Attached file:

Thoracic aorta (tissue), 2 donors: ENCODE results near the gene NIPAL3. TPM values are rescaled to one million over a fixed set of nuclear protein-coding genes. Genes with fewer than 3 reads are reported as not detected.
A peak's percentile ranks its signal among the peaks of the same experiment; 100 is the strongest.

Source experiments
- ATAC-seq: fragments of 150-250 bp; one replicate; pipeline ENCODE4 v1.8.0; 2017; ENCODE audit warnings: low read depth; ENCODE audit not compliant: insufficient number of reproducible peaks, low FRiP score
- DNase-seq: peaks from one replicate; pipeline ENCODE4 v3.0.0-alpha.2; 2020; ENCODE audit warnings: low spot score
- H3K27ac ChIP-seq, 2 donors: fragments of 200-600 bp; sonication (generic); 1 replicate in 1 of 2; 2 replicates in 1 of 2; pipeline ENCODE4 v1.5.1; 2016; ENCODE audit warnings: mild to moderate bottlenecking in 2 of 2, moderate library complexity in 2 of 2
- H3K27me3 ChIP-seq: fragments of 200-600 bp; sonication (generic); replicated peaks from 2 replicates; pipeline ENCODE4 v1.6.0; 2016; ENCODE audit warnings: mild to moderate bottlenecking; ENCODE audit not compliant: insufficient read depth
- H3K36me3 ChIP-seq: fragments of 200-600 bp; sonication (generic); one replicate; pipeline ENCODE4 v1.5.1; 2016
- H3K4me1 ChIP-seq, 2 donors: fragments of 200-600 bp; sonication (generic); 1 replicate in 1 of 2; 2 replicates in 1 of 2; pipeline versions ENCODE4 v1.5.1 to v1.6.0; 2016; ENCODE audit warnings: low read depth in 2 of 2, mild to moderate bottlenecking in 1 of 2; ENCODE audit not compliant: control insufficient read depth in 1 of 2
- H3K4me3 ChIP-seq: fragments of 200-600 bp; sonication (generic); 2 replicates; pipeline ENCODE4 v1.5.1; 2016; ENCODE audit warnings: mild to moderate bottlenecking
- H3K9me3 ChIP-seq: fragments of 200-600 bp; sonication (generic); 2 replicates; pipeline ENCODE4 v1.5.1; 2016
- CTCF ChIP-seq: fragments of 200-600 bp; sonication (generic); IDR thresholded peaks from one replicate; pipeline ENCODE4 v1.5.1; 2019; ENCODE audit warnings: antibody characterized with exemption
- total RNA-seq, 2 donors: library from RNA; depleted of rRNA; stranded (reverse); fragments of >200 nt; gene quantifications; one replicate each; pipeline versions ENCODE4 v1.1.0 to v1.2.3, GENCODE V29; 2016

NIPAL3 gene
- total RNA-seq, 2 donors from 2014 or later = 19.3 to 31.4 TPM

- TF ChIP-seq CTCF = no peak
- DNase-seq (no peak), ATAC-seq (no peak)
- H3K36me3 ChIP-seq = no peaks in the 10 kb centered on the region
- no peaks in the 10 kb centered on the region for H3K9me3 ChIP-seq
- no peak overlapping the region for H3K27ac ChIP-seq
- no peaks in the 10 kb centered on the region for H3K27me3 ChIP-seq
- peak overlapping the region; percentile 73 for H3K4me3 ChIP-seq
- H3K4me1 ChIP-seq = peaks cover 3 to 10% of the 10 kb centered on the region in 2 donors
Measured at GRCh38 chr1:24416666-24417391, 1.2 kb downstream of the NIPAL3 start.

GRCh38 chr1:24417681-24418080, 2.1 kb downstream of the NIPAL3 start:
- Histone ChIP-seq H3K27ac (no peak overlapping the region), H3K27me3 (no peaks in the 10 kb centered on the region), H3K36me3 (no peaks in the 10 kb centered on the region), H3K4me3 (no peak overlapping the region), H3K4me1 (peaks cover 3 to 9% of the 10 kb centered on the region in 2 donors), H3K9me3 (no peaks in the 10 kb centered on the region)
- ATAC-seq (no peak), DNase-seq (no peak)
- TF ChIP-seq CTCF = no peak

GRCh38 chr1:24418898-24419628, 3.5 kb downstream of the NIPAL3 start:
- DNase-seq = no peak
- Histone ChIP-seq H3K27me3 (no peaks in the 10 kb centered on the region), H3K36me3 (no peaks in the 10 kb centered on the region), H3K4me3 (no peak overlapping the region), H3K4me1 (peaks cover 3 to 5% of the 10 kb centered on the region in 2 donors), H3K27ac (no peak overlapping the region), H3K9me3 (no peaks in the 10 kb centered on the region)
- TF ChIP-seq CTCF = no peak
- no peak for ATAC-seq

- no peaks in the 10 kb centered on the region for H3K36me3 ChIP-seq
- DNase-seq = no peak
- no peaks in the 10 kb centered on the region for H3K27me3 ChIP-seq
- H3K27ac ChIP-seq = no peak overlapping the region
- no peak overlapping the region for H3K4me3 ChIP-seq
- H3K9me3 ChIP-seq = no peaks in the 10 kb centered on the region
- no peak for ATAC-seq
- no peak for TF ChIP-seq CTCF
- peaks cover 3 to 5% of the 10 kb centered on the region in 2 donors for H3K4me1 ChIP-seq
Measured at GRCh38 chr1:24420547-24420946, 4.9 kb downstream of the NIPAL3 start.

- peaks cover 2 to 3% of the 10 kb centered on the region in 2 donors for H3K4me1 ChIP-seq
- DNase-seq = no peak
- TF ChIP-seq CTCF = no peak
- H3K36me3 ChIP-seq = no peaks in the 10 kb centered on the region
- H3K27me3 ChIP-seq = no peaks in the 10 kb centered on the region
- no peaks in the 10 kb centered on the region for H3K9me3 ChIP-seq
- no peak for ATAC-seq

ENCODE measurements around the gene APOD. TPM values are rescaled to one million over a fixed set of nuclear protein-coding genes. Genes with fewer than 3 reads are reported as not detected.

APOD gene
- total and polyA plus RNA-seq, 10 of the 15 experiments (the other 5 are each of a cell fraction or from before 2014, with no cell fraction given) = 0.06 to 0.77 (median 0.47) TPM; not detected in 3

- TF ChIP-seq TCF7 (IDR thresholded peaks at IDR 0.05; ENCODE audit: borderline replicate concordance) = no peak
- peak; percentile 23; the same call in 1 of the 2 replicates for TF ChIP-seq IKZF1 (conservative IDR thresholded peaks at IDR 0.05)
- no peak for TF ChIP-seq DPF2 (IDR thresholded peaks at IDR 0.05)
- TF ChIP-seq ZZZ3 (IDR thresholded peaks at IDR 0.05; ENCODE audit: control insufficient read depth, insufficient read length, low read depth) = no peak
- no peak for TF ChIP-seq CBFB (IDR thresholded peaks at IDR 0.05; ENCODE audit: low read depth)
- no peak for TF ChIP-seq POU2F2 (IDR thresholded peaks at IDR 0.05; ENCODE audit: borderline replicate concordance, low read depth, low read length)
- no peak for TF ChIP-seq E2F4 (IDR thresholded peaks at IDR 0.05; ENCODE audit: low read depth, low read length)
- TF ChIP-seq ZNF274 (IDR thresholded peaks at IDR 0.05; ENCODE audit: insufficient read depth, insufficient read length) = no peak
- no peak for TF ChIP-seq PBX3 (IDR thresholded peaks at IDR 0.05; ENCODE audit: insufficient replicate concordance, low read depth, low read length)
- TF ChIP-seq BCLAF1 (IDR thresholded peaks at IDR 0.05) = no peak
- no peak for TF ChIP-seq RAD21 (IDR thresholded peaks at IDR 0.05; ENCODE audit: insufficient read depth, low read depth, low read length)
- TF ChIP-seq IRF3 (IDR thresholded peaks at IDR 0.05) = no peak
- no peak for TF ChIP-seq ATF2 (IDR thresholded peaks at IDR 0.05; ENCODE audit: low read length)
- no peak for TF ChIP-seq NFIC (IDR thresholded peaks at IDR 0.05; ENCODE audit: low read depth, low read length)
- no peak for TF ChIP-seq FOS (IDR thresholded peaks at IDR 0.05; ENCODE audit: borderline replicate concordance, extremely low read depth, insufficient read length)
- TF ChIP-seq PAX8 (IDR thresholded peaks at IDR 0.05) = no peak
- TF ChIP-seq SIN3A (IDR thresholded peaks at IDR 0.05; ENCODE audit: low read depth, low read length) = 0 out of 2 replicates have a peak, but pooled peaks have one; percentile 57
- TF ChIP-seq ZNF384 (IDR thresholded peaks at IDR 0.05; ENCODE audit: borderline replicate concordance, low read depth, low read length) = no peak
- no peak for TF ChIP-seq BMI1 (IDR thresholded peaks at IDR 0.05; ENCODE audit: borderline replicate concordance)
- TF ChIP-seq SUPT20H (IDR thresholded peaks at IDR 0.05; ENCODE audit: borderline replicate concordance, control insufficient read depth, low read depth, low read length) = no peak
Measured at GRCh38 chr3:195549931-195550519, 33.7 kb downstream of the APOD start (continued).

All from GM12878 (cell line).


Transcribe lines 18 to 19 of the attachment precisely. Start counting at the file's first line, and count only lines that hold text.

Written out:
- H3K36me3 ChIP-seq = no peaks in the 10 kb centered on the region
- no peaks in the 10 kb centered on the region for H3K9me3 ChIP-seq